This is the mantra of my golf buddy. He says “I want to be swinging the same at the end of my round as I was at the beginning.” The first time he said this it immediately occurred to me that of course, he was right. More significantly, I realized that his thought process was a lot healthier than mine. I mean, I was probably concentrating more on when and where along the course I could get a drink than I was about what club to use.
I find that in the last ten years I have given up on other things that I really enjoy as well. I like to shoot sporting clays. I don’t have the worlds greatest eye-hand coordination anyways, the reason I was always on the offensive line and in the scrum, but I noticed that on days following a whiskey night, my scores were poor. This was my norm so usually, my scores were poor. And, not surprisingly I noticed my scores go up when I’d been sober for a day or two. Now, for most people, this introspective gift would result in more sober days of good shooting. But to me, this turned in to anxiety about upcoming days at the range and eventually giving up the sporting clays course and the good friends and good times that went with it.
I like to bird hunt. I have a beautiful hunting dog. She’s high energy and lives to get out in the woods. I used to get her out 4 or 5 times a week for a nice run. Yesterday I took her for a run for the first time since our last hunting trip last fall. When we got back to the house she slept on her bed like an infant in a crib for the rest of the day. She and I were both a lot better off when we got back than before we left. Why did I let that get away? I quit walking with her because I would have a drink when I get home from work most days, then I would have another. At that point I would not feel like walking. Even if I felt like leaving the house, I would not go because the booze made my heart beat faster and my lungs feel spongy. Again, Why not reverse the chronology? Go for a walk and then have a drink. Duh.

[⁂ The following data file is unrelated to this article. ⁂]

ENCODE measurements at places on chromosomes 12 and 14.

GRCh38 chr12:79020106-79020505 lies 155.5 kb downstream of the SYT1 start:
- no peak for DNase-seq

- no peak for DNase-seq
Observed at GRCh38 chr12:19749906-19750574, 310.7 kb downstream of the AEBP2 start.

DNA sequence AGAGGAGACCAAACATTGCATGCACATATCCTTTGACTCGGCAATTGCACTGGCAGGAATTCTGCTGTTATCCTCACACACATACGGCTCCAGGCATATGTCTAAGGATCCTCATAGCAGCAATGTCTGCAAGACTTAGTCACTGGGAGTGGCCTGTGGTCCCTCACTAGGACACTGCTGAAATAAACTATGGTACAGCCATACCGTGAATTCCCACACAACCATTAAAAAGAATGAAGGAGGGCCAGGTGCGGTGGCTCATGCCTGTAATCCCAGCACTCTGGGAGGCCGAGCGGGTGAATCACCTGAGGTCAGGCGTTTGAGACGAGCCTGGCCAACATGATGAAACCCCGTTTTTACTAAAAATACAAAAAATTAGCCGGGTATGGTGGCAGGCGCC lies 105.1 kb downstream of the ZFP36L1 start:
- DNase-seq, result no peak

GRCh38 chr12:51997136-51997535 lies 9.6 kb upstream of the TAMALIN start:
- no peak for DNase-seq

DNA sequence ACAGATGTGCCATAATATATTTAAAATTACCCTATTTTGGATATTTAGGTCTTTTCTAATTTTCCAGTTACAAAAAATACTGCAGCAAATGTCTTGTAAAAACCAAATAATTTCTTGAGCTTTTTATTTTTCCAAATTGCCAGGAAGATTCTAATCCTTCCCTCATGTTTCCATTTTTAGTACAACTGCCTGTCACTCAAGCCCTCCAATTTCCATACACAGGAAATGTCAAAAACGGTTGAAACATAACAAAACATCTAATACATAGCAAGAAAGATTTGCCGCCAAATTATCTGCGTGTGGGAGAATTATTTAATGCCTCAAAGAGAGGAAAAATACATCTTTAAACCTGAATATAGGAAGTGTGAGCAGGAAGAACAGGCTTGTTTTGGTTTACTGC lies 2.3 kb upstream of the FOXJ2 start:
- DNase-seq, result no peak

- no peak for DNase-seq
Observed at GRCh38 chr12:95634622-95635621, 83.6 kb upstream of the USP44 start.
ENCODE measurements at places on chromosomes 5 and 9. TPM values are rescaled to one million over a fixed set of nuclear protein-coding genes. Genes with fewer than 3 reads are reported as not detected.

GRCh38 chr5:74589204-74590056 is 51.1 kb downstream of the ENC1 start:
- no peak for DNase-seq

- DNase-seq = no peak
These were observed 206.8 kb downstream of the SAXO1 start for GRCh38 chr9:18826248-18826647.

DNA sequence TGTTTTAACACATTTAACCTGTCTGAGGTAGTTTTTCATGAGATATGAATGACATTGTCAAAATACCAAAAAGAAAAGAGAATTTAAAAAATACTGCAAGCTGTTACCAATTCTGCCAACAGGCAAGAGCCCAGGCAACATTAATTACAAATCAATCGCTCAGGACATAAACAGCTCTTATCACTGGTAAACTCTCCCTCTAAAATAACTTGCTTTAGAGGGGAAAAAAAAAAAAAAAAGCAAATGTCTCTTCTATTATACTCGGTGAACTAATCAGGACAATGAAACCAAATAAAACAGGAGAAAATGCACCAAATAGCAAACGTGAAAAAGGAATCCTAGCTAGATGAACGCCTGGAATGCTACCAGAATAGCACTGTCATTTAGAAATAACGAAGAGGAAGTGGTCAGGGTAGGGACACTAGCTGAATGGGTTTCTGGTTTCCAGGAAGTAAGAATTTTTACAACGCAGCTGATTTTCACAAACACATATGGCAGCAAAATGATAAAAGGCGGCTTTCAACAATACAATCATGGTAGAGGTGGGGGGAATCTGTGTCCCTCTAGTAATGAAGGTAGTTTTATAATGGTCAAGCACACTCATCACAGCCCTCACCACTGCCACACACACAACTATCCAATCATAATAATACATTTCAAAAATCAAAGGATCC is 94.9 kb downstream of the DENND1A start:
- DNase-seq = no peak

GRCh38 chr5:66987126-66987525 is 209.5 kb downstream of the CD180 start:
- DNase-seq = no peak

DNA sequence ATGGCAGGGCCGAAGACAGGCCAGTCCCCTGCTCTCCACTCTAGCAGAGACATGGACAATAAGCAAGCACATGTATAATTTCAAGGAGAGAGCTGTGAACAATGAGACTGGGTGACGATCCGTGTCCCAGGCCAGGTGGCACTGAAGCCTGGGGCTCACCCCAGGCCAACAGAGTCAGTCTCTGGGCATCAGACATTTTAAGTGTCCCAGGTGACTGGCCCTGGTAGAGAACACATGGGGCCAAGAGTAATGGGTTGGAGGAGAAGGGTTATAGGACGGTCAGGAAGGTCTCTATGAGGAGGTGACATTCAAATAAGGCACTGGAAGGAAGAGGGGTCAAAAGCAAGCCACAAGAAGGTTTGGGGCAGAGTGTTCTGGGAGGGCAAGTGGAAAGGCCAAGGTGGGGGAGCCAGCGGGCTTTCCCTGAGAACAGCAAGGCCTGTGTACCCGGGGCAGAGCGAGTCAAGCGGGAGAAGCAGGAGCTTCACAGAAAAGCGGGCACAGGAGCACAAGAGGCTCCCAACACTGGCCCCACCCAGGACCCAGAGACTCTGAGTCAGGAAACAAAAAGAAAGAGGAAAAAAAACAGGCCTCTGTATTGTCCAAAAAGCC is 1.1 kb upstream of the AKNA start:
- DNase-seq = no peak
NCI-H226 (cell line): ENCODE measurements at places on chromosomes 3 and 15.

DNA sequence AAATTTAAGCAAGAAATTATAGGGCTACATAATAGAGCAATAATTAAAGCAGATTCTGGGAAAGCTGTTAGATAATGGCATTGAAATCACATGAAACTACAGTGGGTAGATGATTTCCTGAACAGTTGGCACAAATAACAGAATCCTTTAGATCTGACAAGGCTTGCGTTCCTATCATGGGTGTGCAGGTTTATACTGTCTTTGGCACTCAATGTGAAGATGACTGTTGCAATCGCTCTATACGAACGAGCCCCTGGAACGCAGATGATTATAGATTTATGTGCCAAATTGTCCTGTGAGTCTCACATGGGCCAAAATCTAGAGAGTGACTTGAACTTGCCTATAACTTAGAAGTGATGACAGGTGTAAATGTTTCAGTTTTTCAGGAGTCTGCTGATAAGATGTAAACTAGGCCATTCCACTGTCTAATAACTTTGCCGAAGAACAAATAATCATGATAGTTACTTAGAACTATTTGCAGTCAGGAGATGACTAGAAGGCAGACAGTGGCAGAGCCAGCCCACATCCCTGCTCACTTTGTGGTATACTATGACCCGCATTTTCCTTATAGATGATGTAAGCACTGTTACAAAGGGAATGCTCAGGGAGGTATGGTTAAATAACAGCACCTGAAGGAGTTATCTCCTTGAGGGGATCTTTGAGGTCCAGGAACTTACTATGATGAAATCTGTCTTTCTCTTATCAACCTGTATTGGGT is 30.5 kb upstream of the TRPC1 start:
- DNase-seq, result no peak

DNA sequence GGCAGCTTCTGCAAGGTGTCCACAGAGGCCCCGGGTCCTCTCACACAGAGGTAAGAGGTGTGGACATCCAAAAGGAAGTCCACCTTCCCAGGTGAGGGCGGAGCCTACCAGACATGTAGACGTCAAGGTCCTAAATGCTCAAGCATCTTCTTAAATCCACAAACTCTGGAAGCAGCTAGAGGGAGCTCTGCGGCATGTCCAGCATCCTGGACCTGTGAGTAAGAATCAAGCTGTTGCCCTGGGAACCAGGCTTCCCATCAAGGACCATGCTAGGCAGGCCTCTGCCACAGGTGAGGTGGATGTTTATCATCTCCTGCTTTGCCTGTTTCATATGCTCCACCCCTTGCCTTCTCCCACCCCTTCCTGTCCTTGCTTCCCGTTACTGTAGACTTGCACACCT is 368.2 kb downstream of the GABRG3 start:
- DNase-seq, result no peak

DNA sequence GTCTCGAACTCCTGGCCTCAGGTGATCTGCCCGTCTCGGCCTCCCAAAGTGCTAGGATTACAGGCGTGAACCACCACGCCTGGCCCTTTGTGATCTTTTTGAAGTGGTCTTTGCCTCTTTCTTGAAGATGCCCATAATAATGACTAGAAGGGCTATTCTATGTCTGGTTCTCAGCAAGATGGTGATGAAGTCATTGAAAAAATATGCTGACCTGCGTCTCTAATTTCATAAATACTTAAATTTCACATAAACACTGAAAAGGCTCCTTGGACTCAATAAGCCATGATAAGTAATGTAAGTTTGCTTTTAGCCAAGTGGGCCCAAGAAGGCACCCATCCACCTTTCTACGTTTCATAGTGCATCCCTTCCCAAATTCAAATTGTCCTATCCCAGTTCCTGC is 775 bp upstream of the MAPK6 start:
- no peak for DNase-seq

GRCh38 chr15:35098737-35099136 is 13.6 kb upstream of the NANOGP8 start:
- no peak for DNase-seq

I like to play hockey and I love alpine skiing. Because of my lifestyle, I have become too fat to do either. I’m afraid of getting hurt if I fall. I’ve tried to lose weight on more occasions than I’ve tried to quit drinking. Rarely at the same time. It’s impossible to lose weight and drink heavily at the same time. Which have I chosen? The wrong one.
And thus the cycle perpetuates. Until now as I will adopt my pal’s mantra: “alcohol is not a performance enhancing drug.”